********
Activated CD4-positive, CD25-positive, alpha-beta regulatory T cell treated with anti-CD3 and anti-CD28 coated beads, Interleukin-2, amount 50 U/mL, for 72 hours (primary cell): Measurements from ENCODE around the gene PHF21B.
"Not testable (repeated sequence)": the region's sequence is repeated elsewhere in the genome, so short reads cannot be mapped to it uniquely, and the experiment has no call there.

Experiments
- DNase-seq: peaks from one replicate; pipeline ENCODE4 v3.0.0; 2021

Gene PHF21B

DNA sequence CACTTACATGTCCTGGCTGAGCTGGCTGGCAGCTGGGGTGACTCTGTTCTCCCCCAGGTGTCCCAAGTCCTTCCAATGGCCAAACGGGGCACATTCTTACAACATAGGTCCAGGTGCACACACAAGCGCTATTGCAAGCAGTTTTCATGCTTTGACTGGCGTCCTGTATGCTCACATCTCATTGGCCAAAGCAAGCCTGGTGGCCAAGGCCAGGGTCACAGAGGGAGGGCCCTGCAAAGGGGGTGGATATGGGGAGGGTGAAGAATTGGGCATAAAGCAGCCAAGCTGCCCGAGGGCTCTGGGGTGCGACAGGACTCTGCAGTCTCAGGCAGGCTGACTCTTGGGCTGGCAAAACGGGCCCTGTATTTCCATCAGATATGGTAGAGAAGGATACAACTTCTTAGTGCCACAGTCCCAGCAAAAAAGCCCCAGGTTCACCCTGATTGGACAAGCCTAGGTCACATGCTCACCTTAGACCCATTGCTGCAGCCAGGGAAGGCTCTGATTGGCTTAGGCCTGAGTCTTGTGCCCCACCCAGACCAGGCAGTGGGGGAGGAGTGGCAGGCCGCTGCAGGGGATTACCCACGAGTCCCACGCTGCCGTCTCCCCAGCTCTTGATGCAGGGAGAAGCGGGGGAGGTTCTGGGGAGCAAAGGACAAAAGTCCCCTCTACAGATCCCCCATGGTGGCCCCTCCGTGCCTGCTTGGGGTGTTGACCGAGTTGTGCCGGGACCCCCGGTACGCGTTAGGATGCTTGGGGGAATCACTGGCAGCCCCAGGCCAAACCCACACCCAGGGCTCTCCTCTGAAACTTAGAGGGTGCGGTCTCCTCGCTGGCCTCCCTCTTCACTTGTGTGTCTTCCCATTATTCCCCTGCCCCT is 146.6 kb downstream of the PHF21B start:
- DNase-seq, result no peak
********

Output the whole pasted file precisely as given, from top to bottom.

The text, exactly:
Activated CD4-positive, CD25-positive, alpha-beta regulatory T cell treated with anti-CD3 and anti-CD28 coated beads, Interleukin-2, amount 50 U/mL, for 72 hours (primary cell): Measurements from ENCODE around the gene PHF21B.
"Not testable (repeated sequence)": the region's sequence is repeated elsewhere in the genome, so short reads cannot be mapped to it uniquely, and the experiment has no call there.

Experiments
- DNase-seq: peaks from one replicate; pipeline ENCODE4 v3.0.0; 2021

Gene PHF21B

DNA sequence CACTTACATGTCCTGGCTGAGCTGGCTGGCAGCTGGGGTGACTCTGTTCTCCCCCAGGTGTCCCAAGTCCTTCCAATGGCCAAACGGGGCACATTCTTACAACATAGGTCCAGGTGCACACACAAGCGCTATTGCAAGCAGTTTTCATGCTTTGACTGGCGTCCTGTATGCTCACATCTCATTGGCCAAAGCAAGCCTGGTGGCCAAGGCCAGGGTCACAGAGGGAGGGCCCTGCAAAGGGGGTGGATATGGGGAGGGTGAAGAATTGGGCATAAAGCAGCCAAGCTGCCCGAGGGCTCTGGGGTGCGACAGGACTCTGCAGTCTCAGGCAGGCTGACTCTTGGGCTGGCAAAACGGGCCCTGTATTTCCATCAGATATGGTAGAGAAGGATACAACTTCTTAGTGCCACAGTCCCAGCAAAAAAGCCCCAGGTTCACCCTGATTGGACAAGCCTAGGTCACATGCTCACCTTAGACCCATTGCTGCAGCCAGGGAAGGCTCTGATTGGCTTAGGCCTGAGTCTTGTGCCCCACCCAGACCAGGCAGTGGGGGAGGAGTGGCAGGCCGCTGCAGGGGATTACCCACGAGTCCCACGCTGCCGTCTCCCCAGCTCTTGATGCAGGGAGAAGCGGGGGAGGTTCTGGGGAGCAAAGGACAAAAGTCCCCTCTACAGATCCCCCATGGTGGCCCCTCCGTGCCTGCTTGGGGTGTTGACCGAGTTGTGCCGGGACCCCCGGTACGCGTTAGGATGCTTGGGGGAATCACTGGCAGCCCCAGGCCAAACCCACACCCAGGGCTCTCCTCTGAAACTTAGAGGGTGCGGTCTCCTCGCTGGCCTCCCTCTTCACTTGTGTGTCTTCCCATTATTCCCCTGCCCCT is 146.6 kb downstream of the PHF21B start:
- DNase-seq, result no peak